Dear Lunn,—I agree that we need more controversy, and I believe that no one does more than yourself to clear a way through the jungle of modem nonsense. What, then. was I driving at in my review of Within That Cif)?
Descartes, you remember, attempted really to doubt everything, and upon this basis of real doubt to erect a philosophic system in which he could not doubt. This method of approach involves a contradiction. If you really begin by doubting everything, you cannot, as it were, get started again, for you have deprived yourself of any possible secure starting point.
Now the impression I have got from your works has been that they smack a little of this Cartesian method. You seem to me to have tried to reduce your mind to a tabula rasa and, armed only with your reason, to have sought for the true Faith. And you have found it. I should be prepared to argue that either that there is a fallacy in your reasoning or that you have reached the Faith with the help of more weapons than your reason alone. (I am not here referring to actual conversion by grace; I am only talking of such certainty in religious matters as is attainable by natural processes).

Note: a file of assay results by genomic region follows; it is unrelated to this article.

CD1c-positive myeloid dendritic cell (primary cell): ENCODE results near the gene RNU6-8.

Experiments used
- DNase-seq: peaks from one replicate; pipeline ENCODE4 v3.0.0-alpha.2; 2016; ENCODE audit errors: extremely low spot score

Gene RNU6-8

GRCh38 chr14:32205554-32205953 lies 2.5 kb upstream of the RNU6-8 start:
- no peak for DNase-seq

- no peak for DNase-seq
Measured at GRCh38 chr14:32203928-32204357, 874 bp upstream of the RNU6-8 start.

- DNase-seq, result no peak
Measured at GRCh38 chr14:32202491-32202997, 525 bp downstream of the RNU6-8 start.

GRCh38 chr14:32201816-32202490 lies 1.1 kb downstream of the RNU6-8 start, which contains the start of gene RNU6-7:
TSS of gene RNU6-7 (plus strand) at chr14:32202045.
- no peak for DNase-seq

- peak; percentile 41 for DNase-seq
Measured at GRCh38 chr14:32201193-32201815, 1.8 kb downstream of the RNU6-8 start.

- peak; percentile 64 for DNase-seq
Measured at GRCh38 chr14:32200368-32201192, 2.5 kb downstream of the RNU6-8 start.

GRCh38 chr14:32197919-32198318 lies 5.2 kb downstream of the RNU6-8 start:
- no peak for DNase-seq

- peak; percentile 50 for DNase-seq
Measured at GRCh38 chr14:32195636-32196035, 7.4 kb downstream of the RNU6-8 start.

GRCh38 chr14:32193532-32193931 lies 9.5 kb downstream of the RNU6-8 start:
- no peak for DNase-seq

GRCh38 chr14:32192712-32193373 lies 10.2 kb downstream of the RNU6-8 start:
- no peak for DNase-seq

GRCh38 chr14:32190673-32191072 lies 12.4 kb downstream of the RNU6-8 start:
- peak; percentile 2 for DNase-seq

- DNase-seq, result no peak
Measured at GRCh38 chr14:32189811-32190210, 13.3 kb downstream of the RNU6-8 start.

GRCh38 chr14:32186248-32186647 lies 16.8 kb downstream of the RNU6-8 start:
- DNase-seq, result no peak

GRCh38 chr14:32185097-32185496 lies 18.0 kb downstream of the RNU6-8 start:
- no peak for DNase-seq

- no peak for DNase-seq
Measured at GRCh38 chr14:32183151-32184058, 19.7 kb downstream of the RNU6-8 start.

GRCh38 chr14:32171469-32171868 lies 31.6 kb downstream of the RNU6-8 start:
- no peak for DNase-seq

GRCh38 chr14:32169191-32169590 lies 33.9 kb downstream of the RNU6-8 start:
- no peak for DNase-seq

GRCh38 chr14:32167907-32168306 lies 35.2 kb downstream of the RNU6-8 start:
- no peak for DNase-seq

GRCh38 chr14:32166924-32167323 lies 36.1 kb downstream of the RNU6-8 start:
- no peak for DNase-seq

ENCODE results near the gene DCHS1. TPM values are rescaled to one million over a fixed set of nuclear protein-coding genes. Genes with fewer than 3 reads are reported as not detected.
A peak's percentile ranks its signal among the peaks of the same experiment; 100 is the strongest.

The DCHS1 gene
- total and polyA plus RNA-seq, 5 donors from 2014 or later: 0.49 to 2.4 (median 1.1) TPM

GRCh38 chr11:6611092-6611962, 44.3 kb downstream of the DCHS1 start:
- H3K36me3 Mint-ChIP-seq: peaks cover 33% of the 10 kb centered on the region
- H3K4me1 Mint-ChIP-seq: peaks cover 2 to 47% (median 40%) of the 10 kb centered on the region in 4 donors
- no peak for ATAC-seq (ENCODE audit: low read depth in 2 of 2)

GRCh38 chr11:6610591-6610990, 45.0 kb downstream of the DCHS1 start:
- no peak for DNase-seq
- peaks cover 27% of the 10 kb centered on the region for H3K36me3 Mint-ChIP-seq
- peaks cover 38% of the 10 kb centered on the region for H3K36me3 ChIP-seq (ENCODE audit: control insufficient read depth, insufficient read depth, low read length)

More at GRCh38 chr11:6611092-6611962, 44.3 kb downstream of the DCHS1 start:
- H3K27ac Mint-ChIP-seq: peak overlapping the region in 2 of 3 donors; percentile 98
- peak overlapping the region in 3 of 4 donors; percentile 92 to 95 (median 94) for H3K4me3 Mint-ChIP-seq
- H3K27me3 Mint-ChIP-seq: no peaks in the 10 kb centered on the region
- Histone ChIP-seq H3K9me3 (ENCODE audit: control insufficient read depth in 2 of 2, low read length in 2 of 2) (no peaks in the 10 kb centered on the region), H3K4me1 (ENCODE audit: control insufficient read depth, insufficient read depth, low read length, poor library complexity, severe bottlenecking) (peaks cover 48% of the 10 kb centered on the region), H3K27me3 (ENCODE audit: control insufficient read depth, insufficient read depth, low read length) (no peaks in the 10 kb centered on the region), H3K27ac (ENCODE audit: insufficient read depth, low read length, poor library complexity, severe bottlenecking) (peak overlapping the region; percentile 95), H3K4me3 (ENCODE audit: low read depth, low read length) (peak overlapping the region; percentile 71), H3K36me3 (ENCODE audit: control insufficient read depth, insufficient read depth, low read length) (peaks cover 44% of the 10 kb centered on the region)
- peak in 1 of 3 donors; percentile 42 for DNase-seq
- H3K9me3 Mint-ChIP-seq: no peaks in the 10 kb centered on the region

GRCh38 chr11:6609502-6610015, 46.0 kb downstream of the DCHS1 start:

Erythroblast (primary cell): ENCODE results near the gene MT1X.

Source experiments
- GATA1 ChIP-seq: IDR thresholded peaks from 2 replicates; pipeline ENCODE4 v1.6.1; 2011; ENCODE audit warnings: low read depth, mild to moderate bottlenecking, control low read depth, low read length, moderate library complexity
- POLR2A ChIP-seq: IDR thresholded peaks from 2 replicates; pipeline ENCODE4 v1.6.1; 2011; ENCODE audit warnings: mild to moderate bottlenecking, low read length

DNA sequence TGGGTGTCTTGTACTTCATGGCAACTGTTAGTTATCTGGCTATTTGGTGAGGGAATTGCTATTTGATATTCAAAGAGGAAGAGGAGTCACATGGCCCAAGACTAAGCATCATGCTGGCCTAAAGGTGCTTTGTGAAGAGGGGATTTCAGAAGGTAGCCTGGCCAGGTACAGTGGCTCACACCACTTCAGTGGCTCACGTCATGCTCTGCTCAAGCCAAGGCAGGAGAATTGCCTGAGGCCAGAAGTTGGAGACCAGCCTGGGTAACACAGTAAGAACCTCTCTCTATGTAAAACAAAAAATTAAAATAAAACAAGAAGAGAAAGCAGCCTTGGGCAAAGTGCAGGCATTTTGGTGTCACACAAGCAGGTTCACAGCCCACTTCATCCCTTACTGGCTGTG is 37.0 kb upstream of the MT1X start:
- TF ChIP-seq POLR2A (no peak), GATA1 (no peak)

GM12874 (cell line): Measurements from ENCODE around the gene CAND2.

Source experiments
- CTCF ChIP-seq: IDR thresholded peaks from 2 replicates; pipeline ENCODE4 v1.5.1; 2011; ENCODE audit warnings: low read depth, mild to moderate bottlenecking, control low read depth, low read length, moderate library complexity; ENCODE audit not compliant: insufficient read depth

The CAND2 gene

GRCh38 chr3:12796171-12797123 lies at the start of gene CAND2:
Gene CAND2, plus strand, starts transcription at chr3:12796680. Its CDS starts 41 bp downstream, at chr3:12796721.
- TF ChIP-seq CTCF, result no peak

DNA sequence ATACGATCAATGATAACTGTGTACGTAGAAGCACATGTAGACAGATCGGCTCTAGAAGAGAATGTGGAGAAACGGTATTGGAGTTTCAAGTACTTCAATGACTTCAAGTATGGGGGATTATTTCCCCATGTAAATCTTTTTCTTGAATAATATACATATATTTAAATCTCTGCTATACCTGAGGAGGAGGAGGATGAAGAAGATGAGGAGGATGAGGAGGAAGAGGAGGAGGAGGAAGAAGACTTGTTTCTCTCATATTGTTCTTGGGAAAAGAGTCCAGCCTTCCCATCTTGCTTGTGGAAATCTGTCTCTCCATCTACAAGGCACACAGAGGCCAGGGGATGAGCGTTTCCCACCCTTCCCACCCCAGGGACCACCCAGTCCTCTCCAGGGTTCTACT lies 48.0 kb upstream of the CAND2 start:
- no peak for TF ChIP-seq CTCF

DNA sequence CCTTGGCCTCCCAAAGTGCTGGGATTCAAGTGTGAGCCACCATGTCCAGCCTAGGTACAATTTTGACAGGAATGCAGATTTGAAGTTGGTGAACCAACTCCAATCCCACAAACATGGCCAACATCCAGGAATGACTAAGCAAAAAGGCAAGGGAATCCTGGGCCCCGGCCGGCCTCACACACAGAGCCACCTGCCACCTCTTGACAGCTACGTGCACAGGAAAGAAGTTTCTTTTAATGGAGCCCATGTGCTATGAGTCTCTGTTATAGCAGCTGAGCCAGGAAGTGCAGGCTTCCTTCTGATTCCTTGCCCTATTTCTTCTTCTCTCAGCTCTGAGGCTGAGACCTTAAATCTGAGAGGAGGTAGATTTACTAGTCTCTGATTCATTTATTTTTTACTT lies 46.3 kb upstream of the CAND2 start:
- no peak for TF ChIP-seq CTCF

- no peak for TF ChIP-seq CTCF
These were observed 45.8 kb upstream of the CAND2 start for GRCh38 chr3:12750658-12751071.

For example. when I wrote that you forced your readers to listen to long arguments showing that every rational man nzust accept this or that conclusion when in fact lots did not, you retort by doubting whether those who refuse to accept these conclusions are in fact unprejudiced.
But surely they could retort that you also may not be perfectly unprejudiced either. Are you? Am I? Is anybody? Only a monstrous abstraction could refrain from belief about any single matter until that matter has been thrashed out by argument and every objection to the rationality of the belief answered—and yet everything we take for granted plays its part in disposing us to take another step forward or backward.
Each one of us, from the moment we enter into this world until the moment when we leave it, are being affected by one thing or another, each of which makes us a slightly different kind of person from what we were before we were so affected. Our